The Dubai Multi Commodity Centre (DMCC) and the Executive Office of the Anti-Money Laundering and Countering the Financing of Terrorism (AML/CFT) will continue to work with industry stakeholders to tighten and improve regulation for hand carry gold by air, according to a summary from Thursday’s, DMCC-led industry roundtable, which included the participation of more than fifty government and private sector stakeholders.
In a discussion which lasted just over two hours, leaders from the aviation, security, commodities, mining, logistics and jewellery industries, as well as government and law enforcement officials provided their valuable feedback on the challenges presented by hand-carry gold and possible solutions that would help to raise industry standards on a global scale.
Speaking on behalf of DMCC, Executive Chairman and CEO, Ahmed Bin Sulayem commented, “We cannot wait for the major centres to solve these issues. It’s a global issue in which we are all involved, so we have to take these matters seriously and understand that the task ahead is not impossible. Let it be known that any resistance to positive industry reforms will not come from Dubai or the UAE and that any encountered will be flagged and investigated.”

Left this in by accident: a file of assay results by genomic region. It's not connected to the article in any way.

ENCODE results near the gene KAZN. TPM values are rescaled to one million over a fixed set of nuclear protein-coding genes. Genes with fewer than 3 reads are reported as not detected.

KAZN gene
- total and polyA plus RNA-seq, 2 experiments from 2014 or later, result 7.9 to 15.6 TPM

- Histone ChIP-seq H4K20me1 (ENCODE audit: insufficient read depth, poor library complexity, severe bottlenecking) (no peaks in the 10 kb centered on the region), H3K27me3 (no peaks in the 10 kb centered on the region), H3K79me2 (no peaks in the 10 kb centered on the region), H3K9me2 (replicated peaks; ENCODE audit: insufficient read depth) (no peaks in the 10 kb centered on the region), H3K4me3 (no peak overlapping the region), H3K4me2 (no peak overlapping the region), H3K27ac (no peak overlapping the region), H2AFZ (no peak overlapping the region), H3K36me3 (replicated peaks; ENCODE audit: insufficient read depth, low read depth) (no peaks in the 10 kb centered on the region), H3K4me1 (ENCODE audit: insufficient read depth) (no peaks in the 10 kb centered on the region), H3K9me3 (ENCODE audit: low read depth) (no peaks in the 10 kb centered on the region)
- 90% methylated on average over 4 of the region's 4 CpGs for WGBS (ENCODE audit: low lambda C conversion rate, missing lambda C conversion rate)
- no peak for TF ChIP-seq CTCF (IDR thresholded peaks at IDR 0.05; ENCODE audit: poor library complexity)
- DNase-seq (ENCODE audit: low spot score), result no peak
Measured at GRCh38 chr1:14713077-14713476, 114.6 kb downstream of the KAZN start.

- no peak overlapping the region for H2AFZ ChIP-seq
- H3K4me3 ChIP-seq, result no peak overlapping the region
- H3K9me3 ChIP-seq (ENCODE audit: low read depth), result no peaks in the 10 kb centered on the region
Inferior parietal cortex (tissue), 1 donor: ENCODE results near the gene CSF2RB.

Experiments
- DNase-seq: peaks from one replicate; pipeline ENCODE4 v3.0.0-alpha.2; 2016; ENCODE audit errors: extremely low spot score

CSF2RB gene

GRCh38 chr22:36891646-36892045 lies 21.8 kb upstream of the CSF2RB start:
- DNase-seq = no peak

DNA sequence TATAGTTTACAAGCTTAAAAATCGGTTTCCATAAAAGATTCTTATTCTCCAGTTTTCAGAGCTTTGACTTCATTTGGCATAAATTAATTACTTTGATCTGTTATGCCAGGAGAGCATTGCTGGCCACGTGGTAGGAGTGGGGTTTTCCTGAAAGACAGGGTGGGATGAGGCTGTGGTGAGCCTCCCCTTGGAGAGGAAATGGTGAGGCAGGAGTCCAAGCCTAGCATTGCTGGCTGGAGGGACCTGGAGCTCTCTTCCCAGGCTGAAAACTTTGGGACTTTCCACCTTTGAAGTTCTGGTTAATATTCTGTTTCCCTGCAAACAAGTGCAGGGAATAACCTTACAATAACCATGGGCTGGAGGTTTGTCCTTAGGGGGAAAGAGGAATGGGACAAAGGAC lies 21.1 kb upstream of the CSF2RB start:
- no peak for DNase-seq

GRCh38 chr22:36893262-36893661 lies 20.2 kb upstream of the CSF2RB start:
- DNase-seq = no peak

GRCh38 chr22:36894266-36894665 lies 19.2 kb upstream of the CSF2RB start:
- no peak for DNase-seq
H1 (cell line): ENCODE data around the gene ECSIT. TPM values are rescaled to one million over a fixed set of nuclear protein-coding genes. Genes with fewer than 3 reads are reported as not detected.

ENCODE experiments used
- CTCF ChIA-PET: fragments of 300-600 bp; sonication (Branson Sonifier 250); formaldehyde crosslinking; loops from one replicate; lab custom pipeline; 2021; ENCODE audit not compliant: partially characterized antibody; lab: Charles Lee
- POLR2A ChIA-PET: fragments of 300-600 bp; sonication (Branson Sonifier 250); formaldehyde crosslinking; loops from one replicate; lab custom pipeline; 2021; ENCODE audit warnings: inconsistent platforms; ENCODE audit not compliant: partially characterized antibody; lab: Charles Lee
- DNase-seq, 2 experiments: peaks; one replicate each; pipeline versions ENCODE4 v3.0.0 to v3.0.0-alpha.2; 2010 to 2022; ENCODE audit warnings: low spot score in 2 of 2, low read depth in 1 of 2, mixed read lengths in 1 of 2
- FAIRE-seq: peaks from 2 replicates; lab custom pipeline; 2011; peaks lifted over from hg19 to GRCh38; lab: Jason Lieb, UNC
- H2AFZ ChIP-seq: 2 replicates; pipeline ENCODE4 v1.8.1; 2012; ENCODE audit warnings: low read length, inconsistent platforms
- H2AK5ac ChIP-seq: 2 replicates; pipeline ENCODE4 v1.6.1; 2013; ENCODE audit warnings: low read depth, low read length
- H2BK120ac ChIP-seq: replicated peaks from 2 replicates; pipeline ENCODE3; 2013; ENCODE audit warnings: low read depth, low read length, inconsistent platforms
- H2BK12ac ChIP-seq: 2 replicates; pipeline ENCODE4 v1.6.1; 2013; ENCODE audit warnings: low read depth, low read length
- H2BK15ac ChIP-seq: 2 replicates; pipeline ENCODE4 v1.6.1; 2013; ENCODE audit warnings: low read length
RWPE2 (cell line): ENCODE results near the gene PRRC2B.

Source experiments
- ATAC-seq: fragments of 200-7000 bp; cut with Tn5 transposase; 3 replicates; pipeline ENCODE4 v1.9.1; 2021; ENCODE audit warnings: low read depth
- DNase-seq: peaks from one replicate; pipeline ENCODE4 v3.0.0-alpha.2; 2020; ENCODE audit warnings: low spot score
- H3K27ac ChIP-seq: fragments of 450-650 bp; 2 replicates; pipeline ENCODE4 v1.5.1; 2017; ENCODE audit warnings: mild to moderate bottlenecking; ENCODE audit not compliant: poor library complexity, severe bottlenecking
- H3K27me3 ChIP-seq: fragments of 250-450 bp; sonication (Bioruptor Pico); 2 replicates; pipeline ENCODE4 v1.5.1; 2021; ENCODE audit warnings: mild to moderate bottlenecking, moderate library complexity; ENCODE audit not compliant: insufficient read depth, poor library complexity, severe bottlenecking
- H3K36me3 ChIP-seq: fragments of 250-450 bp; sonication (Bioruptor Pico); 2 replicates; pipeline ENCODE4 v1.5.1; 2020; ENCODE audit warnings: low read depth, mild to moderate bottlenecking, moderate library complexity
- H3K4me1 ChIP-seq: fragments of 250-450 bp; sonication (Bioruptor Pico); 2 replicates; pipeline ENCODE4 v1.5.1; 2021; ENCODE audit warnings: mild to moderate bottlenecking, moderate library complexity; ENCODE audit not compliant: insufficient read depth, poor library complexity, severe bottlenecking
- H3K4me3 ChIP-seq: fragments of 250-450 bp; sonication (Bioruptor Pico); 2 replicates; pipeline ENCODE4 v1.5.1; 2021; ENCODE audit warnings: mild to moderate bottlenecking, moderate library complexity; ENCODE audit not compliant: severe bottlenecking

After illustrating the aviation industry’s worldwide ban on hand-carry bottled water, Mr Bin Sulayem acknowledged that while a solution may not come immediately that reforms would be possible through the close collaboration of those who seek a higher standard of trading diligence.
While the initial proposal had suggested a complete ban on hand-carry gold, stakeholders agreed that closer regulation and supervision would go a long way to solve the prevailing issues without impacting the UAEs business-friendly environment nor excluding artisanal miners who might be priced out of the market.
In a statement released by The Executive Office, Director-General, Hamid Al-Zaabi stated, "DMCC’s roundtable not only consolidated the challenges that hand-carry gold poses, but also a wide range of solutions. As we continue to develop, and eventually implement our federal policies on gold, we look forward to working with DMCC and other industry leaders to provide a clear framework, which can eventually be extended to the international community.”
With a clear emphasis on improving transparency, traceability and trajectory, DMCC will continue to work with industry stakeholders in the same way it worked closely with the Organisation for Economic Co-operation and Development (OECD), even before UAE was an OECD member-country, in adopting Responsible Sourcing into Dubai Good Delivery.
Commenting on DMCC’s next steps, the Executive Chairman said, “We will be leading several more meetings which will break down the key messages covered in our initial roundtable, after which we will formulate a clearer structure for an actionable strategy moving forward.”